Boyes Turner Annual SEN conference 2016

Boyes Turner SEN team hosted their annual conference on 20 October 2016.

Laxmi Patel, Head of Education at Boyes Turner, gave us top tips and guidance on how to complete an Educational Health and Care Plan (EHCP) and provided real examples of outcomes and wording that is inadequate to protect the child’s rights.

Here is a link to a couple of important cases we believe you should be aware of.

  1. Buckingham v SJBuckinghamshire added very important understanding to the meaning of “education” by confirming the broad interpretation of the word. If special educational provision is required to support the child, or young adult, in education or training, then it may be necessary for the LA to issue an EHCP. Whether or not the ‘education’ will result in qualifications is irrelevant.
  2. Hillingdon v WWThe Children and Families Act 2014 requires young people over 16 years, provided they have mental capacity, to bring an appeal to the Special Educational Needs and Disability (SENDIST) Tribunal themselves. This case provides some clarification on who should bring the appeal when mental capacity is an issue. In Hillingdon, the young person had cerebral palsy which meant that he would have significant difficulties in managing the appeal process. The SENDIST appeal was in his name, but his parents advanced it on his behalf, with his knowledge and agreement. He dictated a witness statement to support the appeal. This was accepted by the tribunal.
  3. Hertfordshire County Council v MC and KC: An Upper Tribunal decision on when an EHCP is required.

Click here to read more…

Finally, Dr. Heather Epps Director of Children’s Neuro Physio, gave an expert’s perspective on the new SEN regime and gave professional insight to the challenges of writing SMART (smart, measured, achievable, realistic and time bound) outcomes in an EHCP.

During the event, a lot of questions were raised. Below are a few questions and answers below that were discussed:

Q. How can you write outcomes that are SMART, whilst also fitting the expert’s report into the EHCP format?

A. This is very common difficulty due to the format of the EHCP. Often expert’s reports lose their original sense and meaning as they are broken down in order to be fitted in to different sections of the report. Frequently this creates generic outcomes that have lost the context of the original report. What would be better is to keep the long-term outcomes from the experts’ report and then to break this down into SMART outcomes that are achievable over a term or a year, as an example.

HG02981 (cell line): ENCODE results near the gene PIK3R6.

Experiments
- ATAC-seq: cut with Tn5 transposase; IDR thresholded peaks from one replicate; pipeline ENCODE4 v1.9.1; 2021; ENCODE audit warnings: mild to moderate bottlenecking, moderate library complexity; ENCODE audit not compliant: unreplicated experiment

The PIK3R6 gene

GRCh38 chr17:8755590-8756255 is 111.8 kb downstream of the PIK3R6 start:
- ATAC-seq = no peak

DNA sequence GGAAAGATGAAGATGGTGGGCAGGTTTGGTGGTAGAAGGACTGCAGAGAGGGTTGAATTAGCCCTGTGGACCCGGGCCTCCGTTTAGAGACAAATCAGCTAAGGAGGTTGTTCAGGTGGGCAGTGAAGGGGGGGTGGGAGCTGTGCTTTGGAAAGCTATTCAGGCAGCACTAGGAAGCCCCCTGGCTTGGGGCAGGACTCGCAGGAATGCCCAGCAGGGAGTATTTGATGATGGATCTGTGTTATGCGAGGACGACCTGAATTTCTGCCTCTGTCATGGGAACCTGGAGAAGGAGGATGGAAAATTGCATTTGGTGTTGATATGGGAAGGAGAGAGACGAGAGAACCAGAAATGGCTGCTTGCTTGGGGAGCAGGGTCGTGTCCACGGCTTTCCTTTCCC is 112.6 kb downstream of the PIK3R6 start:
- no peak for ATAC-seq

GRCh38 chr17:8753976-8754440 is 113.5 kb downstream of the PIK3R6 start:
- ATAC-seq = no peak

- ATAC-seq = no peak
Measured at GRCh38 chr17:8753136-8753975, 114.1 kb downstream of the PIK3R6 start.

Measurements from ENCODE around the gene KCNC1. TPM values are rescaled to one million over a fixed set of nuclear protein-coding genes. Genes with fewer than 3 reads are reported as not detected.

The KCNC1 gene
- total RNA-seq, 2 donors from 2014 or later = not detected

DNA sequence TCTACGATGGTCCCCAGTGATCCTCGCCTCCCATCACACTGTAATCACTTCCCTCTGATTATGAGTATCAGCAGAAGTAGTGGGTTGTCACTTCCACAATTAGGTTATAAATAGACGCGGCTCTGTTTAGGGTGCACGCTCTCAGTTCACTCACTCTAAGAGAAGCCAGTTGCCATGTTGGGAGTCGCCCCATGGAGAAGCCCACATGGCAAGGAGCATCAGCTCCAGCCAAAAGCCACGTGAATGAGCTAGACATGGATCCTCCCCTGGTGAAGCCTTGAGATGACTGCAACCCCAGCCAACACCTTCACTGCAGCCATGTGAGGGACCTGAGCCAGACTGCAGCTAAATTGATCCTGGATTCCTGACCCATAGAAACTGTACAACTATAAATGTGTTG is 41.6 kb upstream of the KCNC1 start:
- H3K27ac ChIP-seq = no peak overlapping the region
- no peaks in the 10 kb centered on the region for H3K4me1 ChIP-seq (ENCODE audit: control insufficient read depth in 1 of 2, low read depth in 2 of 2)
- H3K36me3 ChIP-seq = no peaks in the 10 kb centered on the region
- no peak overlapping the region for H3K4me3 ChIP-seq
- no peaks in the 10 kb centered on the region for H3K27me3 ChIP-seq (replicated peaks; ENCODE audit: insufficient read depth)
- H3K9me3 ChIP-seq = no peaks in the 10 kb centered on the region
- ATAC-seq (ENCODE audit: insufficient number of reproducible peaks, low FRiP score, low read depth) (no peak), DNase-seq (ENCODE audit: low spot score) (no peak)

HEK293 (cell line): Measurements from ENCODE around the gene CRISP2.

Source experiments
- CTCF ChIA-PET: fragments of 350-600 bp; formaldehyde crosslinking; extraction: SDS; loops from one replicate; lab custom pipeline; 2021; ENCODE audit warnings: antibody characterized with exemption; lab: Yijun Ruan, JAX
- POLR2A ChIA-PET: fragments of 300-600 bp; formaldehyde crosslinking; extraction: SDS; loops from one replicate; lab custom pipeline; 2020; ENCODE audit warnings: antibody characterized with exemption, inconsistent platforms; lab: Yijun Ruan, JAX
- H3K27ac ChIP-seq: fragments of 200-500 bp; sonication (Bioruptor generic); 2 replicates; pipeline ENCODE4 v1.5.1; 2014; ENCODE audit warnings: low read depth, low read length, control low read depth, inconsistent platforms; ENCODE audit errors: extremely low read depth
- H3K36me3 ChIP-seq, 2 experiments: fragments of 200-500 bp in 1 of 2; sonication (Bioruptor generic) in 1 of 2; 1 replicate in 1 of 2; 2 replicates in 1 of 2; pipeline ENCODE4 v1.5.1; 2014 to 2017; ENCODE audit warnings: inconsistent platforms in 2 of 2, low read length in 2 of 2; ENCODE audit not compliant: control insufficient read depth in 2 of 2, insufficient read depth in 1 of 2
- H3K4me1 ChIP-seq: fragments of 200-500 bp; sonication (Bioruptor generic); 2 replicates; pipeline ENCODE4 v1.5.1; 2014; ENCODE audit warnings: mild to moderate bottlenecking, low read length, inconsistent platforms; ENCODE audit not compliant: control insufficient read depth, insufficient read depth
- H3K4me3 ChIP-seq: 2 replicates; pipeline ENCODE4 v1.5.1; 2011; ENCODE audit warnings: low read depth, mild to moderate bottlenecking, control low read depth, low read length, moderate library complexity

Q. What is the required level of specificity for an EHCP outcome?

A. It is a legal requirement for outcomes to be very specific. Using the SMART approach is a good way of ensuring the outcomes are meaningful for the child, or young person, and are quantifiable.

In particular, outcomes must be measured. For example, specify how many minutes a child requires a certain type of therapy for per week and how that time will be broken down. Also, ensure that outcomes can be quantified so the parents know if their child is receiving the amount of support outlined in the EHCP.

Q. Does a young person, above the age of 16, have to attend their own tribunal hearing if they have brought the appeal in their own name?

A. No. There is no requirement on any person bringing an appeal to attend at a final hearing.

A young person, over the age of 16, with capacity must now be involved in appeals about their own EHCP or needs assessment application. If there is no conflict between the young person and their parents, then the young person can ask their parents to advance the appeal for them. It is important to evidence that the young person is happy for their parents to be “helpers” in the case, for example they could write a witness statement or ‘face time’ the tribunal.

If a young person does not have capacity to bring an appeal, parents may need to  seek a mental capacity assessment. If that assessment concludes that the young person does lack capacity, parents can bring the appeal as an “alternative person”.

Q. If a young person does not, and will not, have the capacity to bring an appeal to the tribunal in their own name, could the mental capacity of the young person be specified in the EHCP?

A. The issue of whether the young person has mental capacity is time and issue specific. However, we have seen many EHCPs making reference to mental capacity. It is possible that an educational psychologist would be able to assess the young person’s mental capacity in terms of understanding their own needs, understanding the provisions required to address these needs and if they will have capacity to bring an appeal in their own name. If the young person obviously does not, and will not, have capacity to answer these questions then a statement in the EHCP should be sufficient for the tribunal to explain why parents are bringing the appeal on that young person’s behalf.

I am so happy at the outcome, I don't think we would have had such a comprehensive service from any other law firm, and you took the worry away...I do not regret a single second of the whole process, apart from the bit before you got involved. 

James' mother, Boyes Turner client

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